‘Northern Borders’ film star sees career resugence, Oscar nom

Posted: Sunday, January 19, 2014 
By Ben Beagle, Special to The Daily News

Bruce Dern, who starred in a film adaptation of the 2004 “A Tale for Three Counties” book selection, is enjoying a career renaissance at 77.

Howard Frank Mosher’s novel, “Northern Borders,” a coming-of-age story about young Austen Kittredge, was featured in the community reading project and adapted by frequent Mosher collaborator Jay Craven in a film released last spring.

After making “Northern Borders,” Dern made “Nebraska” with Alexander Payne. The latter brought Dern his second Academy Award nomination on Thursday. The black-and-white “Nebraska” earned six nominations, including best director for Payne.

Dern – previously nominated 35 years ago for Hal Ashby’s “Coming Home” — was nominated for best actor for his performance as a gruff, taciturn wandering Montana man in “Nebraska.” He told The Associated Press after his Oscar nomination was announced that he’s been revitalized by a film he estimated he’s happily viewed “approaching the upper 30s.”

“I can’t see it enough to realize how lucky we all were with the collaboration that went on on this particular movie,” said Dern. “I feel somehow that the industry has suddenly today put their arms around out little movie.”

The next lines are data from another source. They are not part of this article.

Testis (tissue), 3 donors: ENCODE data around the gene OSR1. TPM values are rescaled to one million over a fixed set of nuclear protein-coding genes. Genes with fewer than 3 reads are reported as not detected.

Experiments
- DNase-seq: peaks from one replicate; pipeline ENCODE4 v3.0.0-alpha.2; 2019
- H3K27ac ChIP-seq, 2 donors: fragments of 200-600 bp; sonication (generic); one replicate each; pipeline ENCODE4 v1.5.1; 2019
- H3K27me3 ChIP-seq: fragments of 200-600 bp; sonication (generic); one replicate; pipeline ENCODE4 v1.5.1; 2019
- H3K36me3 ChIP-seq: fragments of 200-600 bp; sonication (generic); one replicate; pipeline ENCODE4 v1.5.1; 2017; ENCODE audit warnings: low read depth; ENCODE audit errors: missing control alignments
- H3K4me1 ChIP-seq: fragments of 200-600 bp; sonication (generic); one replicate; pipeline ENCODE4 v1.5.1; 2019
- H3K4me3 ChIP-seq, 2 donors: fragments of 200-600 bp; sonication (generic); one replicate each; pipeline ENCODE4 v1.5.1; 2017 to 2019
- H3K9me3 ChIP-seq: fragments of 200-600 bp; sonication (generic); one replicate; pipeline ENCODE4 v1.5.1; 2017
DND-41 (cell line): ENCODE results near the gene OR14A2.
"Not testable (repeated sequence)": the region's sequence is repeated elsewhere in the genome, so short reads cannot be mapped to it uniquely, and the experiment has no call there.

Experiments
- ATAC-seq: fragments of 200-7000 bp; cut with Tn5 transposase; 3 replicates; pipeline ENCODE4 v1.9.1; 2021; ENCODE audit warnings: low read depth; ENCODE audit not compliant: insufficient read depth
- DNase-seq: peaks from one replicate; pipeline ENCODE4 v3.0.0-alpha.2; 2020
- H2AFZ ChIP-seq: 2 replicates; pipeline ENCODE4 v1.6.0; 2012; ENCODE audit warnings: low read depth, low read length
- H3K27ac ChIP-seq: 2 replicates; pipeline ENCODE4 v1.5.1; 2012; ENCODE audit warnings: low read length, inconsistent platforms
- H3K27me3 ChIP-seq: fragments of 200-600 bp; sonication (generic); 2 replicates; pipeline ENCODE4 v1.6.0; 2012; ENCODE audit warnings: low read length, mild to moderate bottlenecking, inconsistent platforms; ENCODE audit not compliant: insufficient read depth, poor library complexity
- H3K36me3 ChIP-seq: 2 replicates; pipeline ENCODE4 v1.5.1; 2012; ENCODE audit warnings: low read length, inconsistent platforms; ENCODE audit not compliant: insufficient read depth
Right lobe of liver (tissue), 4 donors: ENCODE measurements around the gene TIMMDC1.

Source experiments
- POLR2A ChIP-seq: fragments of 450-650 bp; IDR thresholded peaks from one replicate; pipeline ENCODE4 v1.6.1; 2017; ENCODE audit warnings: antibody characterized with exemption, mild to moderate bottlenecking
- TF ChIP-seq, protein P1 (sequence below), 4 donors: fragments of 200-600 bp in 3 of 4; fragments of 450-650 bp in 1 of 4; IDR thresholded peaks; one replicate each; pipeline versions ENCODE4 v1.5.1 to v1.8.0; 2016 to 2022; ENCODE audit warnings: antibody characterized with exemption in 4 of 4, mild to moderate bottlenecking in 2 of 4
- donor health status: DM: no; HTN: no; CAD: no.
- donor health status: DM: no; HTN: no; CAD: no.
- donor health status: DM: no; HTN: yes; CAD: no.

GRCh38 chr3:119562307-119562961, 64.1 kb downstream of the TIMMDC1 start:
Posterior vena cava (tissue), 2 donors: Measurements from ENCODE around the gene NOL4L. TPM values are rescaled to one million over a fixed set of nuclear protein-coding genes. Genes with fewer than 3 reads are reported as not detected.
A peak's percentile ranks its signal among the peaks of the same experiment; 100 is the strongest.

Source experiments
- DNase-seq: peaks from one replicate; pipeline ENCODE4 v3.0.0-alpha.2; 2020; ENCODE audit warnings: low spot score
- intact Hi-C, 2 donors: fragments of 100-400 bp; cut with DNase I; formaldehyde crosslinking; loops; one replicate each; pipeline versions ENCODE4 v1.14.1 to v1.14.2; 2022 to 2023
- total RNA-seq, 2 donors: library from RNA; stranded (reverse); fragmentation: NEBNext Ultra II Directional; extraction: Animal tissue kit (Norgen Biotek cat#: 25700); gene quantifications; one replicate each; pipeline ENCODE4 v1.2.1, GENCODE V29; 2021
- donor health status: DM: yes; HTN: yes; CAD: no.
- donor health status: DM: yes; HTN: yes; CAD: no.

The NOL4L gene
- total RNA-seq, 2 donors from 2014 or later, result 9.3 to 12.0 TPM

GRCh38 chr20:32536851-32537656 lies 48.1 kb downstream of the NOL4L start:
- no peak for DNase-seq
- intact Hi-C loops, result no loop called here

Dern’s performance has also earned him best actor nominations from the Screen Actors Guild Awards and the Golden Globe awards, though he did not win at either.

In “Northern Borders,” Dern leads an outstanding ensemble as Austen’s grandfather, Austen Kittredge Sr., who calls himself “the meanest bastard in Kingdom County.” Dern’s no-nonsense grandfather barely speaks with Austen’s dotting grandmother, Abiah, played by Genevieve Bujold. The two grandparents are strong-willed and stubborn, describing their marriage as the “40 years war.”

Craven, speaking during a screening of “Northern Borders” at Genesee Community College on Jan. 11, said the seemingly strained dinner conversation scene in which the elder Austen and Abiah relay their conversation through young Austen did not require much acting.

“At the beginning of filming, they didn’t get along,” Craven said of Dern and Bujold, noting a difference in the preparation and acting styles between the actors.

“It translated very well on screen for the two characters,” Craven said, noting that Dern and Bujold would eventually work out their differences and ease the tension.

And yet, as gruff as Dern’s grandfather presents himself, there are also glimpses of a compassionate side below his surface. After suggesting a very poor family would be better off dead because that is what you do to wounded animals to end their suffering, he quietly brings the family one of his dairy cows.

More than 100 people attended the screening, which was a fundraising event for the “A Tale for Three Counties” community reading project.

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Courtesy of Batavia Newspapers Corporation

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